It is not hard to believe Millennium Challenge Corp. Acting CEO Rodney Bent when he said MCC "deeply regrets" the termination of its four-year, $110 million compact with Madagascar.
MCC cited "the recent undemocratic change of government" in the African nation for its decision. As a matter of policy, the agency may suspend or terminate compacts if the country fails to stick to the selection criteria for compact eligibility.
Madagascar was the first MCC partner country and in its final compact implementation year prior to MCC's latest action. It would have been the first MCC compact graduate and therefore the agency's first test of how its programs work and impact poor communities.
Nonetheless, MCC took pride in what its projects have delivered in Madagascar. In a statement, it said its programs restored 149,000 disintegrating land rights documents to regional offices; constructed 29 land office buildings; strengthened the central bank's national interbank payment system; increased people's access to savings products; established a network of over 350 farmer leaders; and provided technical assistance training to about 34,450 farmers and 290 small businesses, farmers' associations and cooperatives.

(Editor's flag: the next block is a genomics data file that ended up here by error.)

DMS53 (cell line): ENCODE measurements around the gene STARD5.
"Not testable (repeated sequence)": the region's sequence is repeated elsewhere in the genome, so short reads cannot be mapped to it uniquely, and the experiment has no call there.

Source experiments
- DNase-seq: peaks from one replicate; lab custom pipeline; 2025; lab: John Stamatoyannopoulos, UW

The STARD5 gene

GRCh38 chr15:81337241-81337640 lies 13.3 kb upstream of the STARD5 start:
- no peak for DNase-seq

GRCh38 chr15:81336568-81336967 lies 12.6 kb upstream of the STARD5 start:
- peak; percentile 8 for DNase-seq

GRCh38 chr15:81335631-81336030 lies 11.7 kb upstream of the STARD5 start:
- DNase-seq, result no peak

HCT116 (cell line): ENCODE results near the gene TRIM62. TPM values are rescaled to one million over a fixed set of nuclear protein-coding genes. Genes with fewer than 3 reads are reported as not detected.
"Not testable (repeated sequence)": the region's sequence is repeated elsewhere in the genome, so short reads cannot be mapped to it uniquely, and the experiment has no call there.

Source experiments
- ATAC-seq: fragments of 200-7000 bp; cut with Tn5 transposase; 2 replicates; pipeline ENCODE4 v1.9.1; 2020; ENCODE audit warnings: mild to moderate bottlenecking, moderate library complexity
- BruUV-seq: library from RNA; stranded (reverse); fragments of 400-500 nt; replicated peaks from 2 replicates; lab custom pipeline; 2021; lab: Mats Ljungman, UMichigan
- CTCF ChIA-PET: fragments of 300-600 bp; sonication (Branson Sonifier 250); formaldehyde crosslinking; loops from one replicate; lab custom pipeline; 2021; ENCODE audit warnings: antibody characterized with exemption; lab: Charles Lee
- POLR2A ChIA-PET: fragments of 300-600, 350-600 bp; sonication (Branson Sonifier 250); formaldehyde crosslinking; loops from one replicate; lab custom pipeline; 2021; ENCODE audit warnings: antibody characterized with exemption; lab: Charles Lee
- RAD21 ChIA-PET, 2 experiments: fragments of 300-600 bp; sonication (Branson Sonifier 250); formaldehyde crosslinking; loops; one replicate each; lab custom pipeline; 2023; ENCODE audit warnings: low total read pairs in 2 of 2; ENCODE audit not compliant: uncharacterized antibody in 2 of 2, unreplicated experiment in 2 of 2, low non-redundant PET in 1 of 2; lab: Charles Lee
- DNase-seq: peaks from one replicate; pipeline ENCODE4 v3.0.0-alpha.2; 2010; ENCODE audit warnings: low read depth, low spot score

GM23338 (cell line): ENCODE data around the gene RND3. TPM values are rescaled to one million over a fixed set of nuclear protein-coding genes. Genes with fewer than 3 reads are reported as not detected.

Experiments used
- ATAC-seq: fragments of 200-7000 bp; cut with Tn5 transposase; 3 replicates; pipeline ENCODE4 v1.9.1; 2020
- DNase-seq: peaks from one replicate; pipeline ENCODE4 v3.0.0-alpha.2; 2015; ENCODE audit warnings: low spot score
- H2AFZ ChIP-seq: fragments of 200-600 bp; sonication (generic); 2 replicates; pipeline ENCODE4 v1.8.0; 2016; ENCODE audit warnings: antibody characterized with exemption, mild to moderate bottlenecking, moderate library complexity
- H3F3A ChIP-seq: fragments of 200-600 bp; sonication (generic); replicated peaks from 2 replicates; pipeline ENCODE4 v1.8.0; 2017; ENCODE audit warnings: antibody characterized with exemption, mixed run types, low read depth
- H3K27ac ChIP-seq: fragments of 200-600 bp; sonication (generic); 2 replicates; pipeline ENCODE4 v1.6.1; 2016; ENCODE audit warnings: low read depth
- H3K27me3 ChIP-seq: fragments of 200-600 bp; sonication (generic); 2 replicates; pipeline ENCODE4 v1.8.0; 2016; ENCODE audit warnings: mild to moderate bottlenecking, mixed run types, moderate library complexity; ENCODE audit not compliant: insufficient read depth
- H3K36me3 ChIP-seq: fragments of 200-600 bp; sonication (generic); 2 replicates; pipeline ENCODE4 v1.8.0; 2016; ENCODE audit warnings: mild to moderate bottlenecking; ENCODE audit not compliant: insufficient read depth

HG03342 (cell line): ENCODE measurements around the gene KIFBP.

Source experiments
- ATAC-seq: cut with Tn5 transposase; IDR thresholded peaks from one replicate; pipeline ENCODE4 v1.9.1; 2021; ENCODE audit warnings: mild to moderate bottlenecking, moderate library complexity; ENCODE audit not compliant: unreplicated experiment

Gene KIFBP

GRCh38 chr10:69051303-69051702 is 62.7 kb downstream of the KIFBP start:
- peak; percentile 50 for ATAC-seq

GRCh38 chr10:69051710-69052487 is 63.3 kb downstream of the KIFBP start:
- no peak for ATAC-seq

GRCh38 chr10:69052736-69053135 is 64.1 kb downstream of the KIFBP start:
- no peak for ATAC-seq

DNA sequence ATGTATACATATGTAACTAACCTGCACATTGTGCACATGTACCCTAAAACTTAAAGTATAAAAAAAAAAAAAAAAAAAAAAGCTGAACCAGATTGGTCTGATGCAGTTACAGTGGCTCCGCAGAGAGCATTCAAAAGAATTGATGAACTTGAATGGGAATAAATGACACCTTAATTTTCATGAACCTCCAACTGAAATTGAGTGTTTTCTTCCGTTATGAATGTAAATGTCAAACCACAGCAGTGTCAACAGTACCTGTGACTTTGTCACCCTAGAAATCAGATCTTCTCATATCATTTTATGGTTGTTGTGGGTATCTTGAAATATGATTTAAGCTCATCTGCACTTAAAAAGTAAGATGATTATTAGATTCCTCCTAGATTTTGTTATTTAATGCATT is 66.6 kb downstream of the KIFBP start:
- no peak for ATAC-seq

Honduras and Cape Verde are the next countries in line for compact completion. They have five-year compacts with MCC, and both are in their fourth year of implementation.
That would mean that MCC officials like Alicia Phillips Mandaville, associate director for development, would have to wait a while to find out what happens to a beneficiary country post-MCC involvement.
She recently told Devex: "We're all starting to think about" when to leave a partner country. "To be honest, [that's] good news."